Oh, and Redsauce?  You didn’t know during the McGwire/Sosa race?  Really?  Because it actually was talked about; remember the whole Andro thing?  Remember Sammy with the Flinstone Vitamins?  I know people now like to say that everyone turned a blind eye—and I suspect there was a lot of that going on—but at least here in Chicago, there was plenty of discussion on how huge Sammy had gotten compared to his early days, McGwire’s acne, etc. etc.

    Was there “proof?”  No.  But despite the lack of fire, there was plenty of smoke.

  5. John Henning said...

    I agree with the Common Man in that the people who take the stance that they have somehow been personally wronged by players who used PEDs are a bit absurd. But as for Clemens, my real issue with the guy is the whole Mindy McCready, seduction of a teenager part of his life. He seems to be a man who thinks he can do whatever he likes without facing consequences, a man driven by ego and greed and hubris. He seems to be pig-headed, fool-hardy and unapologetic. Maybe for all that he does deserve to be ostracized.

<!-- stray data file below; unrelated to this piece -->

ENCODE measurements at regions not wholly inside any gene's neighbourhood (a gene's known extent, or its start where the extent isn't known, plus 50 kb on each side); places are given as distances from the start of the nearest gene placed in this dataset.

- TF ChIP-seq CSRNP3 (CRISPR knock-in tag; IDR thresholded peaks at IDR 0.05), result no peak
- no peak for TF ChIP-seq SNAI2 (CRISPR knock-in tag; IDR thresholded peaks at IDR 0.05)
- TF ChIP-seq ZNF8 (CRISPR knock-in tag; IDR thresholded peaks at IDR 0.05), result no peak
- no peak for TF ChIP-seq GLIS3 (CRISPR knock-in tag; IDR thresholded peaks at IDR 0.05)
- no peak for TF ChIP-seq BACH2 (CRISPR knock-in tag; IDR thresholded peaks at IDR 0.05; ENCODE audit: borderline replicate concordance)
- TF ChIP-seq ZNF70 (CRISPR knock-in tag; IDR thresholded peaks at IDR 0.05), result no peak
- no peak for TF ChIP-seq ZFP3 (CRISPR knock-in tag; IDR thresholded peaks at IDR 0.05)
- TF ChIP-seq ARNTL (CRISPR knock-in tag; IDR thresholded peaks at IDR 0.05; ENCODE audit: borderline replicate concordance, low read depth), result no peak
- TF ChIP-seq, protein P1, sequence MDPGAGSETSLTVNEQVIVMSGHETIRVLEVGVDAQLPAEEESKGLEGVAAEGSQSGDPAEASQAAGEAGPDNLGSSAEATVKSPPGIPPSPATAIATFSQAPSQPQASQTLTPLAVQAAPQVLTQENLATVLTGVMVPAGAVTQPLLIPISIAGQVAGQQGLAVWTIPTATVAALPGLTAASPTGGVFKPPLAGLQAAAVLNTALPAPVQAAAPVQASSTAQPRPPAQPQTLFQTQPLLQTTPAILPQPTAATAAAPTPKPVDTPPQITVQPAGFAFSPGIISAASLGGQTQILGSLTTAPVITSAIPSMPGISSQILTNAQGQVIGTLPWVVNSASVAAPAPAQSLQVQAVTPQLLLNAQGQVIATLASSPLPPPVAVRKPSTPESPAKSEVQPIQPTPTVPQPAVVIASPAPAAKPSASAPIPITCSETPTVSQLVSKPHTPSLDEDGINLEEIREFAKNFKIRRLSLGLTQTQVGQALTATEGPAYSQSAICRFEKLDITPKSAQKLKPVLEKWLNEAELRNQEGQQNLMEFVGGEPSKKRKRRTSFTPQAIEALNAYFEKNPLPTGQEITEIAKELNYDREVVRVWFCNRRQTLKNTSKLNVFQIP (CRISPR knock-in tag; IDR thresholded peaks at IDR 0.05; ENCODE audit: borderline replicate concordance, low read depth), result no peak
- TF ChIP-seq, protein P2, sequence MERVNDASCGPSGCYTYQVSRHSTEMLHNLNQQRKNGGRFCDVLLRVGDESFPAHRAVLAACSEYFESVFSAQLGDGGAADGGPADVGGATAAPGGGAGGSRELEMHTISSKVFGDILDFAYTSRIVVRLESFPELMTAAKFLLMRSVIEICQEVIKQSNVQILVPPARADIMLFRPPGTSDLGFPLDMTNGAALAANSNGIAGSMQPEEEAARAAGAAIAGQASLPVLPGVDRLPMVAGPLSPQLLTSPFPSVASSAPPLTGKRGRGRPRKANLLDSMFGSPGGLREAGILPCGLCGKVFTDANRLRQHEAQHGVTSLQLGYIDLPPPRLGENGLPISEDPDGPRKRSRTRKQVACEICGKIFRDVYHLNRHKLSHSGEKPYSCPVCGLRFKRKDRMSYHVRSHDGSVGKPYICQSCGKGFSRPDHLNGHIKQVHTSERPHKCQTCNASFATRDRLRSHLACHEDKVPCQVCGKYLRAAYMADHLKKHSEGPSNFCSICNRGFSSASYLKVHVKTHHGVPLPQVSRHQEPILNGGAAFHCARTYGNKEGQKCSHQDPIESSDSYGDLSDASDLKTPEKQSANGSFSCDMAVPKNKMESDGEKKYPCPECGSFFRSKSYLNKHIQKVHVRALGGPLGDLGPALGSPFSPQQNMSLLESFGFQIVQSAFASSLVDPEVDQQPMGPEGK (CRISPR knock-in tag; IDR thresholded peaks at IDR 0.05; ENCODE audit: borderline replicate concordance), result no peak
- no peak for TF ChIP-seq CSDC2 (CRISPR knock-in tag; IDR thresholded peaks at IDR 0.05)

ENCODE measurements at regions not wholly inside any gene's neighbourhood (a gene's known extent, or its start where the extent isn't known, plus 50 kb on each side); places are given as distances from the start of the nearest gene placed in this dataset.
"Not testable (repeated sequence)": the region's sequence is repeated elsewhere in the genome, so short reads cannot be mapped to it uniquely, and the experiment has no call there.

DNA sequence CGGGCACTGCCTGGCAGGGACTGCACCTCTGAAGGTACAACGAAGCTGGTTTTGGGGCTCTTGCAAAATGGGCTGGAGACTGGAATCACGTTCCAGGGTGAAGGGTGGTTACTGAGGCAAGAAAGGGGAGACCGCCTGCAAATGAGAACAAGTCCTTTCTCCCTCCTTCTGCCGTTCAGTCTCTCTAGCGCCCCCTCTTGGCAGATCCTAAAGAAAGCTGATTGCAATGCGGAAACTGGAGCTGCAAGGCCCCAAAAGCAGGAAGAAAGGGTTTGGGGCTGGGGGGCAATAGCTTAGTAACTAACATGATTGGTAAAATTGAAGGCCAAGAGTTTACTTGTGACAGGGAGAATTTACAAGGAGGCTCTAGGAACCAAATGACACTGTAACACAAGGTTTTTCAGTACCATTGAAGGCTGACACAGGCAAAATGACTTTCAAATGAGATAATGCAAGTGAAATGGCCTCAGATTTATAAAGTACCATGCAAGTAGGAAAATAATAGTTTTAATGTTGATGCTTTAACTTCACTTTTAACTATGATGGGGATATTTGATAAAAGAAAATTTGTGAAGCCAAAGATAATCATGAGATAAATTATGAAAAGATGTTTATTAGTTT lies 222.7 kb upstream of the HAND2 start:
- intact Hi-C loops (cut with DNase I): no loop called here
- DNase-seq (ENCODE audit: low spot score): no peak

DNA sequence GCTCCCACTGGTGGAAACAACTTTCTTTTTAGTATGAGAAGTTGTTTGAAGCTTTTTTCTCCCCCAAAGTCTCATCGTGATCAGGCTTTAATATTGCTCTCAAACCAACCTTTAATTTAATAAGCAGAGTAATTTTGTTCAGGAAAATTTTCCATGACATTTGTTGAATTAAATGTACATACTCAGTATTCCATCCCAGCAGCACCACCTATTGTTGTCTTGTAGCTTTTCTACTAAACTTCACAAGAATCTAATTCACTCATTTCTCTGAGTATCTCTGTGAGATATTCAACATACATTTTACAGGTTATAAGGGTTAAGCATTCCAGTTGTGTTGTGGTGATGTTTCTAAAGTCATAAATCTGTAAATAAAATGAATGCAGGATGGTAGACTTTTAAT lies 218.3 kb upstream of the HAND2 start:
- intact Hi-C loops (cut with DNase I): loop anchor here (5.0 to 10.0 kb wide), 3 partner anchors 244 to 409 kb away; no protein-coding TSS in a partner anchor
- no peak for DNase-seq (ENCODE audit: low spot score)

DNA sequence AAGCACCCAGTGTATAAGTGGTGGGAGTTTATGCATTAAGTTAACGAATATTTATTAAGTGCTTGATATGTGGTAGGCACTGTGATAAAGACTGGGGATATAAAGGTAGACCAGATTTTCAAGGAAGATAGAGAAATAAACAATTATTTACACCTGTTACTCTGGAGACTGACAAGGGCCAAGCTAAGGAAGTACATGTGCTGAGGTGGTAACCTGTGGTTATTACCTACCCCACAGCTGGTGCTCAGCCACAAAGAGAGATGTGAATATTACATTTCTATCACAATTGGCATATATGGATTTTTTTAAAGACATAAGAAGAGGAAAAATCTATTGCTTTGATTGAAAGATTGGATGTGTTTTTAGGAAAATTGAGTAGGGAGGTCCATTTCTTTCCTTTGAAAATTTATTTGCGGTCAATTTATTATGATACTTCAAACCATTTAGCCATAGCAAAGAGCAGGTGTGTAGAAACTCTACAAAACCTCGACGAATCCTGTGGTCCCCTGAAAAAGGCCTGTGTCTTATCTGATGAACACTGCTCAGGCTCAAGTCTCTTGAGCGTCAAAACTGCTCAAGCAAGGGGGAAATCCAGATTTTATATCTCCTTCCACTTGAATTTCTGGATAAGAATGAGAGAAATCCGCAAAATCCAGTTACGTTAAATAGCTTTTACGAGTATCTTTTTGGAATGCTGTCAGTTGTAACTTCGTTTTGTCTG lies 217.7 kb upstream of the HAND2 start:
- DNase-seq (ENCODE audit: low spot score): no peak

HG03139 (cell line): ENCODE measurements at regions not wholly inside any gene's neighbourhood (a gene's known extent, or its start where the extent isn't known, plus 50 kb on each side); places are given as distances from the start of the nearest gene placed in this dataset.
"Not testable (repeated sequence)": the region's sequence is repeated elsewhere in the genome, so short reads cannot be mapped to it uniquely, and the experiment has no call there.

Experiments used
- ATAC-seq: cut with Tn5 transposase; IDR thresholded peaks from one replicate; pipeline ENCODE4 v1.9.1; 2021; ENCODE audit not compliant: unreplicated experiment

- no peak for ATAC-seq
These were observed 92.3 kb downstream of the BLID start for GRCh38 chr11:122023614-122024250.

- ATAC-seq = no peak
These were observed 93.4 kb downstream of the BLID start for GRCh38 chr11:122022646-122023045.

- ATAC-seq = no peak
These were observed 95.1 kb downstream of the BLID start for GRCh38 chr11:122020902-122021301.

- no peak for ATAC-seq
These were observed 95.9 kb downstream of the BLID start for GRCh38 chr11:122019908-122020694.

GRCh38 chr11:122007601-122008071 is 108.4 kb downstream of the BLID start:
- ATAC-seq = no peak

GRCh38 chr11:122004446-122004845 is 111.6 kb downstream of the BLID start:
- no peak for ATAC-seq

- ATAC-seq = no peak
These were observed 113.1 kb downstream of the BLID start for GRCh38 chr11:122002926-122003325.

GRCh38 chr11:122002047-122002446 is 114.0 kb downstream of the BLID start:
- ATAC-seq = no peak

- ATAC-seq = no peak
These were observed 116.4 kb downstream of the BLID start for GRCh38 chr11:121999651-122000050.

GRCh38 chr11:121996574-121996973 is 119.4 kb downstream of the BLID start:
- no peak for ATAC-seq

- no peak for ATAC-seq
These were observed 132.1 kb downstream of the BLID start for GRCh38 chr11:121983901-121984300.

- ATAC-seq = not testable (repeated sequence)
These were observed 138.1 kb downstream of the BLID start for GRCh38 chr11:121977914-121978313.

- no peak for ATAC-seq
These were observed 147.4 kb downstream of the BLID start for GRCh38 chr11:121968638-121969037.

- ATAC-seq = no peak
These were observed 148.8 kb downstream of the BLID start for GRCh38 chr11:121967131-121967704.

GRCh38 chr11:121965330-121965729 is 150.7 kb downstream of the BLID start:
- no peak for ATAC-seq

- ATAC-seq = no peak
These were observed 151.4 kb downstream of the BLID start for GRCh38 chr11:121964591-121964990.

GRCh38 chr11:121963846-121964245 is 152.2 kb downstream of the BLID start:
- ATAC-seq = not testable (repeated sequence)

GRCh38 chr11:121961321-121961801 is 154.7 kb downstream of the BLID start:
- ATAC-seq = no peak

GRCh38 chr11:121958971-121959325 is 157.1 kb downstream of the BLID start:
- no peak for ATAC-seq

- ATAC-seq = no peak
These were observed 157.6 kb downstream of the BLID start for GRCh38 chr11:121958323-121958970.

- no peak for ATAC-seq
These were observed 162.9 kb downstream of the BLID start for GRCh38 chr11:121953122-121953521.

6. Craig Calcaterra said...

    The McCready stuff is certainly his worst behavior.  Indeed, despite my comment above that Clemens wasn’t “evil,” I recall writing a post last year about him and the McCready allegations entitled “Monster.”

    To be fair (or, rather, legal) I feel I must point out that McCready has said they didn’t start having sex until she was over 18.  We can believe that or not, but even if we do, it still makes him an adulterer and someone who, at the very least, messed with the mind and emotions of a very young and apparently very damaged person.

    Querey, however: would Roger be disinvited from spring training, have his name taken off of a hospital and, presumably, denied the Hall of Fame if we had the McCready allegations and nothing about steroids?

    I kind of doubt it.

  7. The Common Man said...